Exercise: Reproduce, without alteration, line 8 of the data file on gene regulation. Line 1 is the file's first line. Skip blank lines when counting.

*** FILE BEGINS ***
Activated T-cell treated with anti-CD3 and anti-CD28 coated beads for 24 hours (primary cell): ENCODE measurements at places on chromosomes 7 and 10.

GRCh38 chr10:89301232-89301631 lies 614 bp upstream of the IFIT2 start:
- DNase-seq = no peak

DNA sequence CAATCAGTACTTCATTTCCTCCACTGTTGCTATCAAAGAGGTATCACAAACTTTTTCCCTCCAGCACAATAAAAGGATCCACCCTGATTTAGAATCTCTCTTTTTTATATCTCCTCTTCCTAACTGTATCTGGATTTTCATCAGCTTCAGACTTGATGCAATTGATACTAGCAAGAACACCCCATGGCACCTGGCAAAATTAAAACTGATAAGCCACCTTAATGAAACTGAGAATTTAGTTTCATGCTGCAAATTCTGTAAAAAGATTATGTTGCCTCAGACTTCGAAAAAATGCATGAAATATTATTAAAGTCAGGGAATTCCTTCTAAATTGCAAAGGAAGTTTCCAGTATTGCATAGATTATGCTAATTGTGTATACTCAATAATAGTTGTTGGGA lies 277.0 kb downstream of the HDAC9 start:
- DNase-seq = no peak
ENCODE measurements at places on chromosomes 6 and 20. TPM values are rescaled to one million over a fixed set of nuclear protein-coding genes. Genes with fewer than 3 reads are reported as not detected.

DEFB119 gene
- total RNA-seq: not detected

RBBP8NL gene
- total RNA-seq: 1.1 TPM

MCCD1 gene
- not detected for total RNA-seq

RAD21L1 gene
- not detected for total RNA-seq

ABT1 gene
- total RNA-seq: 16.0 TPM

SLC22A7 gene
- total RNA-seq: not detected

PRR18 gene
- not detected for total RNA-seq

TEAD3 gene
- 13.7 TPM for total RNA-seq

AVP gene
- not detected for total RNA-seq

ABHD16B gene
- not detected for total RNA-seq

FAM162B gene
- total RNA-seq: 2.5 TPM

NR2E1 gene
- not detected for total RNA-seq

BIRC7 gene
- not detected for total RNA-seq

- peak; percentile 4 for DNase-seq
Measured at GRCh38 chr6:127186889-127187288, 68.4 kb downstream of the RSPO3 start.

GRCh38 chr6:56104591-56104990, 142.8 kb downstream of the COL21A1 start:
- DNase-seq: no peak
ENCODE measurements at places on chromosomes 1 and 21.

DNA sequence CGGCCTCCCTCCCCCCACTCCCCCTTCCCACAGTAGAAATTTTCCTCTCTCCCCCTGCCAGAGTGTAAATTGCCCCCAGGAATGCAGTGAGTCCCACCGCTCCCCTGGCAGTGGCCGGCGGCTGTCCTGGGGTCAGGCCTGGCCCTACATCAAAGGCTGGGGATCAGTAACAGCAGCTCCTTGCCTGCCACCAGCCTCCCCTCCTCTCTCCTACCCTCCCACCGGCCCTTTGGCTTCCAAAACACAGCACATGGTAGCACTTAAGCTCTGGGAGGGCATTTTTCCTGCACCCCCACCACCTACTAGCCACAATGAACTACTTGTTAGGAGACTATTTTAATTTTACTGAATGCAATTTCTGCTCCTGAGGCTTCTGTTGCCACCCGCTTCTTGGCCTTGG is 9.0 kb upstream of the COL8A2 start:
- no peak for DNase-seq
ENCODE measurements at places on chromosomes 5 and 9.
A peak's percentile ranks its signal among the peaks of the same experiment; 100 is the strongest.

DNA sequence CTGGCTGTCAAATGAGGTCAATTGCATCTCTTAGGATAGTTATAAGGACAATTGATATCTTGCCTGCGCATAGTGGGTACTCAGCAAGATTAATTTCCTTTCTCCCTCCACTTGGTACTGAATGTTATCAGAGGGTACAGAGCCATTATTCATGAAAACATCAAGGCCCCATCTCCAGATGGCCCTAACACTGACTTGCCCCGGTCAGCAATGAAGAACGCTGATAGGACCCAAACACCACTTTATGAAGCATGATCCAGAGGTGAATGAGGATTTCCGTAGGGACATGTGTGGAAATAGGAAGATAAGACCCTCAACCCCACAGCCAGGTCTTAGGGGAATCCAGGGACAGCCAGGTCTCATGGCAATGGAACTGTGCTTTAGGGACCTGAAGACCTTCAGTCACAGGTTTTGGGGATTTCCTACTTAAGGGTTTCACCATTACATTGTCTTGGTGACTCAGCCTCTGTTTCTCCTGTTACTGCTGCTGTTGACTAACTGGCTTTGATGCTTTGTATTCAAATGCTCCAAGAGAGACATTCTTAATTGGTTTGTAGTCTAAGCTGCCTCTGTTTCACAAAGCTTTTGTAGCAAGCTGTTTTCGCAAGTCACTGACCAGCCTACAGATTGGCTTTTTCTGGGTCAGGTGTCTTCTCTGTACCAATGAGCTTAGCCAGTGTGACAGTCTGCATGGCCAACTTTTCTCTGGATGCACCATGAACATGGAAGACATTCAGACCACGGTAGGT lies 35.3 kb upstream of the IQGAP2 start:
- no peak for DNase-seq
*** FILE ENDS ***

- total RNA-seq: not detected